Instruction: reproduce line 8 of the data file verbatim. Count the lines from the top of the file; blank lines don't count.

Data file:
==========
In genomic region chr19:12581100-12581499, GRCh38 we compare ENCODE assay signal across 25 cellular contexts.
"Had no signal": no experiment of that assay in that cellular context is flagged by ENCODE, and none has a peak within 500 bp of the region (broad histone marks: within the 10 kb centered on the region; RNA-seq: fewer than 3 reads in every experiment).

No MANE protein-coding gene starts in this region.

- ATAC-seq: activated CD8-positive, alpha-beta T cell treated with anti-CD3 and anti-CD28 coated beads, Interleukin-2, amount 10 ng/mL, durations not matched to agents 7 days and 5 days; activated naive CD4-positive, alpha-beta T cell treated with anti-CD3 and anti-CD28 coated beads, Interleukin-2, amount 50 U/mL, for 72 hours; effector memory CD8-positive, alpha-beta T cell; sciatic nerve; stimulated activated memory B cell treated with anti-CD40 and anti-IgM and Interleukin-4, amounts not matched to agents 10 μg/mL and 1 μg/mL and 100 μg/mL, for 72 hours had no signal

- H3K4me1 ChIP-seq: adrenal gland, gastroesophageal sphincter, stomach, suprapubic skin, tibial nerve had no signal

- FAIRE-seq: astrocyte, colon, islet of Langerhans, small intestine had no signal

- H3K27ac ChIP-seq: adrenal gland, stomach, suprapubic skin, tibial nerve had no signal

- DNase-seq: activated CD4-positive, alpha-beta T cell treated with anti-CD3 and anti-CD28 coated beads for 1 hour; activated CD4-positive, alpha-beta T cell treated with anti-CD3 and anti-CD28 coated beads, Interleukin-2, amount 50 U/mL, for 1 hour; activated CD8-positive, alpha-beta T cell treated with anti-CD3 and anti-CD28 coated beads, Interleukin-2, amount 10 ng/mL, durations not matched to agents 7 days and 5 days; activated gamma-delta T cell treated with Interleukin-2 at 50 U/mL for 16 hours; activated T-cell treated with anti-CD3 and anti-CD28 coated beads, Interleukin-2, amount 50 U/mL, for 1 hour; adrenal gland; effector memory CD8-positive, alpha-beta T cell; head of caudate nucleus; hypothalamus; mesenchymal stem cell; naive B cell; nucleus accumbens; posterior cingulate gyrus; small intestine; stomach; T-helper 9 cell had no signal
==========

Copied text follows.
- DNase-seq: activated CD4-positive, alpha-beta T cell treated with anti-CD3 and anti-CD28 coated beads for 1 hour; activated CD4-positive, alpha-beta T cell treated with anti-CD3 and anti-CD28 coated beads, Interleukin-2, amount 50 U/mL, for 1 hour; activated CD8-positive, alpha-beta T cell treated with anti-CD3 and anti-CD28 coated beads, Interleukin-2, amount 10 ng/mL, durations not matched to agents 7 days and 5 days; activated gamma-delta T cell treated with Interleukin-2 at 50 U/mL for 16 hours; activated T-cell treated with anti-CD3 and anti-CD28 coated beads, Interleukin-2, amount 50 U/mL, for 1 hour; adrenal gland; effector memory CD8-positive, alpha-beta T cell; head of caudate nucleus; hypothalamus; mesenchymal stem cell; naive B cell; nucleus accumbens; posterior cingulate gyrus; small intestine; stomach; T-helper 9 cell had no signal